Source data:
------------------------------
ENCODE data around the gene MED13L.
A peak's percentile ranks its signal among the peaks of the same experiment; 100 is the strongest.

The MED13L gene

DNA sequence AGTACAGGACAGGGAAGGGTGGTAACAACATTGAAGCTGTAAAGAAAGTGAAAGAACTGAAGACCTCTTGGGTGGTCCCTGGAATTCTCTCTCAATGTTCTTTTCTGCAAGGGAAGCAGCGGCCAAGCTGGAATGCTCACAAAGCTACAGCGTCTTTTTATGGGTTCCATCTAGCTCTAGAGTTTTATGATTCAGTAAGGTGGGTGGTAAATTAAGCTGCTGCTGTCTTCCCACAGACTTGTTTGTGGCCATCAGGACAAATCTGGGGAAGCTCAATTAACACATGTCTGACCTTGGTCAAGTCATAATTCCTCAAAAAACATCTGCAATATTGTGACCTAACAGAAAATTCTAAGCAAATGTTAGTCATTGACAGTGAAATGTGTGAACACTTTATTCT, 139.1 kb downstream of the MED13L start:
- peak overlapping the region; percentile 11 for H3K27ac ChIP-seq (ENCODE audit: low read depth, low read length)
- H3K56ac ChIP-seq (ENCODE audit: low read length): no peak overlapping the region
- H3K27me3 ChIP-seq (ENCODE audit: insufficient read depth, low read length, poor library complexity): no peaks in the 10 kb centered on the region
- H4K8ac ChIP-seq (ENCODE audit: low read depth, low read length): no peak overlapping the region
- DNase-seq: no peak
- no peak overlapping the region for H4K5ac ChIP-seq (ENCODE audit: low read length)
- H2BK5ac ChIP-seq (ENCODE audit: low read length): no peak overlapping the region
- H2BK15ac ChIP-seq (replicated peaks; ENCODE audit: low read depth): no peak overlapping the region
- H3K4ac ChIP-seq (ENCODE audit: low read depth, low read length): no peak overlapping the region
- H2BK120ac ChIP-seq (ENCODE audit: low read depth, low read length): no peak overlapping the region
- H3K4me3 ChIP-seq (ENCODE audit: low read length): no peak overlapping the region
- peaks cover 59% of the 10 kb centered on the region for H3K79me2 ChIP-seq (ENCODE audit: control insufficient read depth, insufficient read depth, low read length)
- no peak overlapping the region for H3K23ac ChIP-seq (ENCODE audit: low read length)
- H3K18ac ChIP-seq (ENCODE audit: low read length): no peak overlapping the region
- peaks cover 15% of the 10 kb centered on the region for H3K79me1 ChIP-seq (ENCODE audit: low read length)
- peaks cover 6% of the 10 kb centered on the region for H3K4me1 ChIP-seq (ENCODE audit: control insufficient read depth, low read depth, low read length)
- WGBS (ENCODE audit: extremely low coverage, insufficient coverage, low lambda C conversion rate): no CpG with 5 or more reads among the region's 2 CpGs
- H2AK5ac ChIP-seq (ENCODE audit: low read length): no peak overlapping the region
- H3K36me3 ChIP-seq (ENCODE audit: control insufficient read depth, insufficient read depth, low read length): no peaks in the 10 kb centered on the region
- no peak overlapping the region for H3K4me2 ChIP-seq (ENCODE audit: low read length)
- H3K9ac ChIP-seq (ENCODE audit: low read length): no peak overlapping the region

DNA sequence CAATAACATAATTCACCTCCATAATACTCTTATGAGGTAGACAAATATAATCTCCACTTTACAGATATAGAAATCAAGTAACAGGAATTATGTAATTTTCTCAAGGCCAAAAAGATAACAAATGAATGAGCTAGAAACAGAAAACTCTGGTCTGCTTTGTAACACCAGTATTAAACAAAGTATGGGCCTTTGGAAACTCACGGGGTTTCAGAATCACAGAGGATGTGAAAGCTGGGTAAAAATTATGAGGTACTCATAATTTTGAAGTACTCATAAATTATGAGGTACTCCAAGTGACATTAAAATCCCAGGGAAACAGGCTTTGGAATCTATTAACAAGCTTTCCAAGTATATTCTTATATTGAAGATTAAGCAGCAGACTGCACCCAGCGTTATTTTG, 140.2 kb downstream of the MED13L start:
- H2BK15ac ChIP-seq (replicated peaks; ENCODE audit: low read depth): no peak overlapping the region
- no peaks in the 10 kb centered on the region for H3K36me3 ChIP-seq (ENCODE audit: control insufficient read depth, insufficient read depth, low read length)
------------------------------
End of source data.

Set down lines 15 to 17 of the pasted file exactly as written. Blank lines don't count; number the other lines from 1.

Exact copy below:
- H3K4me3 ChIP-seq (ENCODE audit: low read length): no peak overlapping the region
- peaks cover 59% of the 10 kb centered on the region for H3K79me2 ChIP-seq (ENCODE audit: control insufficient read depth, insufficient read depth, low read length)
- no peak overlapping the region for H3K23ac ChIP-seq (ENCODE audit: low read length)